## Scott Aaronson: PHYS771: Lecture 10.5: Penrose

Aha!: Scott Aaronson on Roger Penrose: "if we can only approach mathematical truth with the same unreliable, savannah-optimized tools that we use for doing the laundry, ordering Chinese takeout, etc. -- then it seems we ought to grant computers the same liberty of being fallible. But in that case, the claimed distinction between humans and machines would seem to evaporate...":

PHYS771 Lecture 10.5: Penrose: So, you guys finally finished reading Roger Penrose's The Emperor's New Mind? What did you think of it? (Since I forgot to record this lecture, the class responses are tragically lost to history. But if I recall correctly, the entire class turned out to consist of -- YAWN -- straitlaced, clear-thinking materialistic reductionists who correctly pointed out the glaring holes in Penrose's arguments. No one took Penrose's side, even just for sport.)

Alright, so let me try a new tack: who can summarize Penrose's argument (or more correctly, a half-century-old argument adapted by Penrose) in a few sentences? How about this: Gödel's First Incompleteness Theorem tells us that no computer, working within a fixed formal system F such as Zermelo-Fraenkel set theory, can prove the sentence: G(F) = "This sentence cannot be proved in F." But we humans can just "see" the truth of G(F) -- since if G(F) were false, then it would be provable, which is absurd! Therefore the human mind can do something that no present-day computer can do. Therefore consciousness can't be reducible to computation.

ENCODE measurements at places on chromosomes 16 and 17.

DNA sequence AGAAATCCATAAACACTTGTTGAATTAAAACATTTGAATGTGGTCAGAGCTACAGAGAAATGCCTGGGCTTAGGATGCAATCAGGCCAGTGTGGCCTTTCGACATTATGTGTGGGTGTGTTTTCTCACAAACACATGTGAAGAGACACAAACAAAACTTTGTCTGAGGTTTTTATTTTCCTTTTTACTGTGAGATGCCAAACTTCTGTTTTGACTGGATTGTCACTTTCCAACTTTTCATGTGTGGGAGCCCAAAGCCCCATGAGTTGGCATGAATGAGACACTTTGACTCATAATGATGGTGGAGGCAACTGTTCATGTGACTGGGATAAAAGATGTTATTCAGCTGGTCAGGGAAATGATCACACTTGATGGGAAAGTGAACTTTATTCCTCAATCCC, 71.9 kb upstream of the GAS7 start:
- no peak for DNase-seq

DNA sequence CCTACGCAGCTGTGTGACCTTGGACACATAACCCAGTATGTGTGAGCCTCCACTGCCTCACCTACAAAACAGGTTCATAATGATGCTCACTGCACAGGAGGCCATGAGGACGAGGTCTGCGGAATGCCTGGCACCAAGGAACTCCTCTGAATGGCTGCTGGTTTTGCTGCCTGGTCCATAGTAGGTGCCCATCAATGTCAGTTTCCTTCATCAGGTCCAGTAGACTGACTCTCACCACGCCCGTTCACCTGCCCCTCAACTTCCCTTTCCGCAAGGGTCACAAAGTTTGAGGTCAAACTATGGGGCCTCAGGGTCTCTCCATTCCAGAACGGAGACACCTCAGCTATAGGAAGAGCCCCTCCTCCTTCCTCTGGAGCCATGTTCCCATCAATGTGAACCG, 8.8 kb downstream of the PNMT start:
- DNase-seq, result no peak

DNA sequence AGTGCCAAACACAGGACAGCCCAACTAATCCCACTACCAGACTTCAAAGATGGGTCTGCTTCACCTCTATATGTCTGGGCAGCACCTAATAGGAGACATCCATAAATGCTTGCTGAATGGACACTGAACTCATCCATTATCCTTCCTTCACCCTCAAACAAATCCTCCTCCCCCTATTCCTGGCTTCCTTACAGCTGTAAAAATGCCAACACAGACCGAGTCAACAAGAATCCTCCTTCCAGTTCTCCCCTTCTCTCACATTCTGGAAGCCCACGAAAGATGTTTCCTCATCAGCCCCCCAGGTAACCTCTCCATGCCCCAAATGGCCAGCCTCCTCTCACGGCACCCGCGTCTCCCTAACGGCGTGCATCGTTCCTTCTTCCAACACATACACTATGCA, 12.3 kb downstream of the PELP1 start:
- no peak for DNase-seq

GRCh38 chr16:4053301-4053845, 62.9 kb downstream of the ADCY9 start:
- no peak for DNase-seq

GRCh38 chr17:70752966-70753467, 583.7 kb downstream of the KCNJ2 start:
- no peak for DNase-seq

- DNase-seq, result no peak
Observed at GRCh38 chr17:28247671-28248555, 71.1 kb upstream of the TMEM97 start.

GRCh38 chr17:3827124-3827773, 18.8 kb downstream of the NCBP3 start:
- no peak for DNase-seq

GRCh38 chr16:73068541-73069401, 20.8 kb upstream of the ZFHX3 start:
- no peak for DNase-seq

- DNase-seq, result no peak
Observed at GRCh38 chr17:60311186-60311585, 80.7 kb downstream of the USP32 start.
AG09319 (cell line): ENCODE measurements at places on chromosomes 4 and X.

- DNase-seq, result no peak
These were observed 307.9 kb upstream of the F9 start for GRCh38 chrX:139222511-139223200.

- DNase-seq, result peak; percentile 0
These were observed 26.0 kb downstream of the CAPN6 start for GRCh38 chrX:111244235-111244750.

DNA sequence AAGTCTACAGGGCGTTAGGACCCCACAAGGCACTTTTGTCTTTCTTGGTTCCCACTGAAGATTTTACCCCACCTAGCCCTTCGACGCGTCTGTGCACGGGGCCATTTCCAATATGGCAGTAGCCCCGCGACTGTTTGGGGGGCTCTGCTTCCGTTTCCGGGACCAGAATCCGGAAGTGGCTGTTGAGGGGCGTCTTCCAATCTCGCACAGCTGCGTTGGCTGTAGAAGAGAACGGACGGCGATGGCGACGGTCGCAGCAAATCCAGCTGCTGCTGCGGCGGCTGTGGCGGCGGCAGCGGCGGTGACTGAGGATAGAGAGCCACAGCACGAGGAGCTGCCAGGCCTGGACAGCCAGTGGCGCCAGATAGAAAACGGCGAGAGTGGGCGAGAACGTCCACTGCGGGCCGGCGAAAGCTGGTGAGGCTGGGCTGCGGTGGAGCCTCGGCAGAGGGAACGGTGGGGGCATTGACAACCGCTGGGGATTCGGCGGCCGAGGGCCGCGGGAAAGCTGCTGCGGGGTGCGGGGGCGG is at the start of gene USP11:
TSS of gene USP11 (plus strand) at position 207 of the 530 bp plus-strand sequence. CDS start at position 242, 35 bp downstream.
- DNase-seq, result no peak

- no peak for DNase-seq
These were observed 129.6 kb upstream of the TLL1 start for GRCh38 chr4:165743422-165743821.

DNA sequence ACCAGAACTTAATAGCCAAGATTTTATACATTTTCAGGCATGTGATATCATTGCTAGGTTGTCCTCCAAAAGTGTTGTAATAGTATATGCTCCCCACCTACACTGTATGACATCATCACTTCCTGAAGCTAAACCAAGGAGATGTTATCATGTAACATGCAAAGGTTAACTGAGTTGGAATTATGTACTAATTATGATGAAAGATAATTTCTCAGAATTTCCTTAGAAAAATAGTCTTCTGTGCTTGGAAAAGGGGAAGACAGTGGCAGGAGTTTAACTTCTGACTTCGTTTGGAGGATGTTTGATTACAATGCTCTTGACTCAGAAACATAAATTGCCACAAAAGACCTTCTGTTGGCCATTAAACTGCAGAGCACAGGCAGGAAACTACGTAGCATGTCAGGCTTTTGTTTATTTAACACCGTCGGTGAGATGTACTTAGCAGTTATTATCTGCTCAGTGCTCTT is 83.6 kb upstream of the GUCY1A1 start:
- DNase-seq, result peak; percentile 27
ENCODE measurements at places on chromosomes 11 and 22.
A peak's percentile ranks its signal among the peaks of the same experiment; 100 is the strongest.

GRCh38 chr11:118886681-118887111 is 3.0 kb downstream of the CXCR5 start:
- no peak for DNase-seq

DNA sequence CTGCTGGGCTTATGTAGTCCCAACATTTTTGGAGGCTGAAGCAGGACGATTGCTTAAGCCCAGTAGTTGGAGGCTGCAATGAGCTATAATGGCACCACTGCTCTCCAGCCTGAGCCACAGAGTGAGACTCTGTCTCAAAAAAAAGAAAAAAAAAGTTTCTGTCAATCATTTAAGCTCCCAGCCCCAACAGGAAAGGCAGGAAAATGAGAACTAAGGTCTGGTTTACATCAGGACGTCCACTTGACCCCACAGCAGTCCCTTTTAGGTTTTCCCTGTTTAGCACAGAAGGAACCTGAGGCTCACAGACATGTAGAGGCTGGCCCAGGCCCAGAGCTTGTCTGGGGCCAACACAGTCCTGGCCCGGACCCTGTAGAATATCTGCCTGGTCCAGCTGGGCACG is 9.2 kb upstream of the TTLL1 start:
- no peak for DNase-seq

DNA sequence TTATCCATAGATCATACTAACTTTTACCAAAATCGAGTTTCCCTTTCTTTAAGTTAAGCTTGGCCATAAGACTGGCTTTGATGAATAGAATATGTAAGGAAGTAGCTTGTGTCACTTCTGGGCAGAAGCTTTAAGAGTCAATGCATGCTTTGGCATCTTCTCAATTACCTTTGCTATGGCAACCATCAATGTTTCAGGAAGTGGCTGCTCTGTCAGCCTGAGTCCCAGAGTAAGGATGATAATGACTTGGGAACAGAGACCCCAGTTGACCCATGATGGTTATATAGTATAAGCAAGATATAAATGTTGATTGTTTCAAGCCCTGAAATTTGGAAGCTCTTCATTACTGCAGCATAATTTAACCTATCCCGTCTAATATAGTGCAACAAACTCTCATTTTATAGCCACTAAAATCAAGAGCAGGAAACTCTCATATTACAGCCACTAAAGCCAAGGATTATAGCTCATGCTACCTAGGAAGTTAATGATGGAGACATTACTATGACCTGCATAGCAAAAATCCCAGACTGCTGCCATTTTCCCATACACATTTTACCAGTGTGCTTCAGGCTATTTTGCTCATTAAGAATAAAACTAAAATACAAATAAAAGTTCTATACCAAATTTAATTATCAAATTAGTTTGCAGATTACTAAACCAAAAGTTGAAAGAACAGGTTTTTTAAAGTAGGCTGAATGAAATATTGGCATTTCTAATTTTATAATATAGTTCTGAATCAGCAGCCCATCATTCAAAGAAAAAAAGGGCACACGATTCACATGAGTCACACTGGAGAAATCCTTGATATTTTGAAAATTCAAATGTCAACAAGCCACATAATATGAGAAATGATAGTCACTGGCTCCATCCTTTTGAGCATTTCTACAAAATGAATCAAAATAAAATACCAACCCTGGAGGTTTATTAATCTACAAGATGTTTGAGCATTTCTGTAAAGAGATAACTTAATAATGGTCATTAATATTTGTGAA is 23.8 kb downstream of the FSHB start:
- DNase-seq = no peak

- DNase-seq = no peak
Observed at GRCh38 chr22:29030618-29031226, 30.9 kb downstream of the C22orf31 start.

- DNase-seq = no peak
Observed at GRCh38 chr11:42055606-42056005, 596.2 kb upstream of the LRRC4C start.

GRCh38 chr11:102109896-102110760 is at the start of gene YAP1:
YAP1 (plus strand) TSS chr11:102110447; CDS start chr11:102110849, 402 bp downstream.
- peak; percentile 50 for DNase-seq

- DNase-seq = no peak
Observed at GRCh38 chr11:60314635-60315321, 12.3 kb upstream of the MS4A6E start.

Alright, class: problems with this argument?

Yeah, there are two rather immediate ones:

Why does the computer have to work within a fixed formal system F?

Can humans "see" the truth of G(F)?

Actually, the response I prefer encapsulates both of the above responses as "limiting cases." Recall from Lecture 3 that, by the Second Incompleteness Theorem, G(F) is equivalent to Con(F): the statement that F is consistent. Furthermore, this equivalence can be proved in F itself for any reasonable F. This has two important implications.